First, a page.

There's no denying the allure of a gadget that can outwit the unblinking eye of the photo-enforcement camera. Whether it's a red light or speed camera or a roving photo radar (speed) van, this technology is used in 22 states and continues to spread.
Red light cameras monitor more than red lights: many also watch for a right turn on red where the vehicle fails to halt. Same for left turns on red, and they're frequently used to generate speeding tickets as well.
Products claiming to defeat cameras fall into three classes: passive, active and radar detectors. Passive products include license plate covers. Made of clear polycarbonate, they have a thin layer of prismatic material positioned over the alphanumeric characters. Viewed at a zero-degree angle—from directly behind—the plate can be read. But as one moves to the side and the angle becomes greater, one or more of the numbers will be obscured. At least that's what the manufacturers promise.
There's also a clear spray called PhotoBlocker that promises to make the plate so reflective it overexposes the photo. A competing spray, Photo Stopper, is sold by On Track Manufacturing.
Active devices include a solenoid-activated plate-flipper that flattens the plate to hide it. A few adapt electrochoic Smart Glass technology that makes clear glass cloudy by applying an electrical charge. Another blasts the camera with a strobe flash, claiming to blind it.
Most of the passive products capitalize on the fact that the roadside-mounted camera operates at an angle from the target vehicle's path, called the cosine. Photo radar commonly is aimed at an angle of 20 to 22 degrees across the road. Regardless of the type of photo enforcement, to make the offense prosecutable the enforcers must identify the license plate. In some states a photo of the driver is also required. No plate means no vehicle ID and no ticket.
Some radar detectors can also protect against cameras. A GPS-enabled model stores camera coordinates in an onboard database and warns when a camera is approached.
Escort was the first with a GPS-enabled detector, but Radenso and Uniden have made inroads. Both offer lower-priced GPS models with similar features and performance.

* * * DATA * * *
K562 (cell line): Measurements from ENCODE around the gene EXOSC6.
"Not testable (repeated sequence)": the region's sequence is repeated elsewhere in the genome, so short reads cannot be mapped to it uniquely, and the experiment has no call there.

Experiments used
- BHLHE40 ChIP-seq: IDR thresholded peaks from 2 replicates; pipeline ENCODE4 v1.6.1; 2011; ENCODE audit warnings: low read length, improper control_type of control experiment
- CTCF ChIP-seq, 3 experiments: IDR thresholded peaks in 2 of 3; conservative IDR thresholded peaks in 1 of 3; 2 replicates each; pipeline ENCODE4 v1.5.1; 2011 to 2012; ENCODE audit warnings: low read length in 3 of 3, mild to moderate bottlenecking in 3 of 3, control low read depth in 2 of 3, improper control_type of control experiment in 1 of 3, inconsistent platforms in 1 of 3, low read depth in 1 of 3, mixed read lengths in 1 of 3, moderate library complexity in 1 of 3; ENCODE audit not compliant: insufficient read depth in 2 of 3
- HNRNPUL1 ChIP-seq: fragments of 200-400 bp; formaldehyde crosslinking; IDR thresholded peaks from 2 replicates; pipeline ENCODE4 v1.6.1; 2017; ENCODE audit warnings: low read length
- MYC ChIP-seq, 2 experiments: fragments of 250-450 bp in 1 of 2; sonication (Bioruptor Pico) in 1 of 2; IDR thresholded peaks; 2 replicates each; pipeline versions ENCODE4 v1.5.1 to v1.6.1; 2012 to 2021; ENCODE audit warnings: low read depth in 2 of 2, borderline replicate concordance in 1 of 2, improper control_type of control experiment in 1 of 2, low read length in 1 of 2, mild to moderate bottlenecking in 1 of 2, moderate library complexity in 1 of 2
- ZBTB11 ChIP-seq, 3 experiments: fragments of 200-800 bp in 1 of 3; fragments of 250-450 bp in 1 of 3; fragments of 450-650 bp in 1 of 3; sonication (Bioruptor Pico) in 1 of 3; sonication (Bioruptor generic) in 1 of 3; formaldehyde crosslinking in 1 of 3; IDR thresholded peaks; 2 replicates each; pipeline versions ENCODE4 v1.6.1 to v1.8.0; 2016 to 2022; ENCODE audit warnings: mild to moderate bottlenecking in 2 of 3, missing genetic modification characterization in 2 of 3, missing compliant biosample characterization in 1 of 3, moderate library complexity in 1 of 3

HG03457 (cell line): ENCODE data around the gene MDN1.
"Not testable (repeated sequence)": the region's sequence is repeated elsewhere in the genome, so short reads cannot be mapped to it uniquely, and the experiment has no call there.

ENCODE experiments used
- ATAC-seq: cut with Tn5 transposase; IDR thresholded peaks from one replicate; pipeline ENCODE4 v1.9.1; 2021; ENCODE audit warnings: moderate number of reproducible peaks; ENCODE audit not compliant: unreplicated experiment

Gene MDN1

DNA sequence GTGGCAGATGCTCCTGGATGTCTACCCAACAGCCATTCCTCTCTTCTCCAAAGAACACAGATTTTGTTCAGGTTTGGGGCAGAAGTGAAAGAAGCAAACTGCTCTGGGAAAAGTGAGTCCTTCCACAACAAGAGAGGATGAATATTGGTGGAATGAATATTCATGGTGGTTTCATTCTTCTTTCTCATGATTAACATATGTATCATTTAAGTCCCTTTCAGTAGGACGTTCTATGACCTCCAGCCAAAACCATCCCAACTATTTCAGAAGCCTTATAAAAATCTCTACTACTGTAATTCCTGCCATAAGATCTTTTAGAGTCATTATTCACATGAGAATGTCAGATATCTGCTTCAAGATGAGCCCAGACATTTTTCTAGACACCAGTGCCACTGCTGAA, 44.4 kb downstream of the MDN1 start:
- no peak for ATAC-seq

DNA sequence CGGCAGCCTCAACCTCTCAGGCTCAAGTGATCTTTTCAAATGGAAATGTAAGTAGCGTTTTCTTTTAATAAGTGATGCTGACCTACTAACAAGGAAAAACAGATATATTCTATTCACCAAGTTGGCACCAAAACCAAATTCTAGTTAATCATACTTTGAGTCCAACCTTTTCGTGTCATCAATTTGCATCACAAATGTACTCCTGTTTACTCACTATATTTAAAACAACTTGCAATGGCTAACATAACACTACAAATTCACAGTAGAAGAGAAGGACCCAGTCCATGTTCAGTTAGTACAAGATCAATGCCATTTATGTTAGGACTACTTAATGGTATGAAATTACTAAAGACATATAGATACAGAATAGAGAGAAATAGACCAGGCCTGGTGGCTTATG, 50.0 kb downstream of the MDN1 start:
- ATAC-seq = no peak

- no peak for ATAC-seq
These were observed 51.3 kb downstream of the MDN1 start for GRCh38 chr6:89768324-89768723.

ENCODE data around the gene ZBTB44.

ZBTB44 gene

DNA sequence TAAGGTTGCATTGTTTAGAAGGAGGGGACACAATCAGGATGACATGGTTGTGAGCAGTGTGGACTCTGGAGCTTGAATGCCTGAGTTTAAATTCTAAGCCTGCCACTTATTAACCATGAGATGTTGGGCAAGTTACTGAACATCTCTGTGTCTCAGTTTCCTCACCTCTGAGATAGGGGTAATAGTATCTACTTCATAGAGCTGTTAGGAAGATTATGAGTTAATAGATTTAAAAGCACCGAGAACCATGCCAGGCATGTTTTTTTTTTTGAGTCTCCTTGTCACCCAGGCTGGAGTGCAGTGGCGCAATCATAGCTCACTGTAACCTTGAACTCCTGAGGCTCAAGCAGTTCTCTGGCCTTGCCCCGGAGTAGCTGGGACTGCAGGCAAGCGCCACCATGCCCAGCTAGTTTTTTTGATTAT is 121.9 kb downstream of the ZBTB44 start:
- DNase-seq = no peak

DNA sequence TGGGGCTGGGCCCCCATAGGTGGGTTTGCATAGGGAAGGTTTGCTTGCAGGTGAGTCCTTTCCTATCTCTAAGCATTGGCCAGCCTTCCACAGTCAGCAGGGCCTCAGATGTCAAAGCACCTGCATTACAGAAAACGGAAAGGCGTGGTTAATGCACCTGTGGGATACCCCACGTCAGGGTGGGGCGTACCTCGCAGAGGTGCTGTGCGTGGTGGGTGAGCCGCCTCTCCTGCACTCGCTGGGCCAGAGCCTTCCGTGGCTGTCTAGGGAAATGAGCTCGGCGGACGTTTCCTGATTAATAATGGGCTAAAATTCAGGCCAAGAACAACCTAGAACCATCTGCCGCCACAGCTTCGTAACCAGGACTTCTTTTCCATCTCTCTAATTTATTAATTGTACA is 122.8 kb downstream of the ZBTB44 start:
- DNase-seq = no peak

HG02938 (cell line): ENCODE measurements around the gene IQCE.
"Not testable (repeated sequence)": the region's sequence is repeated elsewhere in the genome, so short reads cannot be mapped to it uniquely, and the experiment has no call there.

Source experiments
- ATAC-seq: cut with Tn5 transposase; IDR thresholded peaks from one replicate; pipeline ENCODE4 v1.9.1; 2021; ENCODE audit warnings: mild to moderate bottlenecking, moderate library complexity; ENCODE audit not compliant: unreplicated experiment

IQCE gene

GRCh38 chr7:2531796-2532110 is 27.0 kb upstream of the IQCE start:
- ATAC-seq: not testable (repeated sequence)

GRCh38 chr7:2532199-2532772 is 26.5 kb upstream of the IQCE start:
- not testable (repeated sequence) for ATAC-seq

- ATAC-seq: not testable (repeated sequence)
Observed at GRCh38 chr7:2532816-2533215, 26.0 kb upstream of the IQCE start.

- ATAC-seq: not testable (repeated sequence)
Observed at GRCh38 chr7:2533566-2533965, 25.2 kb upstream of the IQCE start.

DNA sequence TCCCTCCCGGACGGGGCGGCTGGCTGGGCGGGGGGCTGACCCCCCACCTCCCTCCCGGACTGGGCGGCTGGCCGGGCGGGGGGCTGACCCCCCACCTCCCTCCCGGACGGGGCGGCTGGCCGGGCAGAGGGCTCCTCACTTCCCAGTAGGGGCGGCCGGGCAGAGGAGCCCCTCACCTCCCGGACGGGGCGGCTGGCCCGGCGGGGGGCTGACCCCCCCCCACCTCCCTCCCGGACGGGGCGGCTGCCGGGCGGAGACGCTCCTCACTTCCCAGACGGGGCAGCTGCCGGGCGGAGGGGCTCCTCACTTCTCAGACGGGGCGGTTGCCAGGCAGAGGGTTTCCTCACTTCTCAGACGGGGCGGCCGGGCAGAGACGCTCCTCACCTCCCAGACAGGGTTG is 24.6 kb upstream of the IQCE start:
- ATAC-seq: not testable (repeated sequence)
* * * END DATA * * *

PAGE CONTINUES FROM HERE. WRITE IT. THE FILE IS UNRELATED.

Without the ticket-reimbursement program and with lower performance and fewer features is the Uniden DFR7.
To test the plate covers and PhotoBlocker spray we borrowed a $40,000 Multanova photo radar unit. Then we constructed a red light camera system that replicates those of ATS and Redflex, the firms controlling about 90 percent of the domestic automated enforcement market. Learn more about how we tested the plate covers and PhotoBlocker.
We tested the radar detectors against a Redflex red light camera radar in nearby Scottsdale, Arizona. Learn more about how we tested the radar detectors.
The GPS-enabled radar detector was found to be the only reliable defense against red light and speed cameras. Protection against police radar and lasers helps to justify their higher tariff.
In previous shootouts we found that the lone Whistler GPS model offered too little protection against camera radar, often failing to alert until our speed had already been clocked. It was also plagued by false alarms to nonexistent cameras while delivering substantially less protection from police radar.
We've tested the camera-detecting models from Escort and found some more likable than others. And all are priced above $500, leaving the lower price segments to Radenso and Uniden. View the recent test of these models.
Low price aside, we found nothing to recommend any of the license plate covers and other passive devices. A few of the plate covers seemed promising but none affected our cameras. And some are easy to spot, increasing the risk of being ticketed for an obscured license plate.
The Photo Blocker spray is easily applied and comparatively inexpensive. But while it made some of our license plates very shiny, it had zero effect on the cameras.
Disappointed by the lackluster performance of the passive devices, we concluded that the only reliable camera defense is a radar detector with GPS.
The few models worth having are hardly inexpensive, but we find that it takes more than a $3.99 can of clear spray paint to neutralize a $50,000 computer-controlled camera system.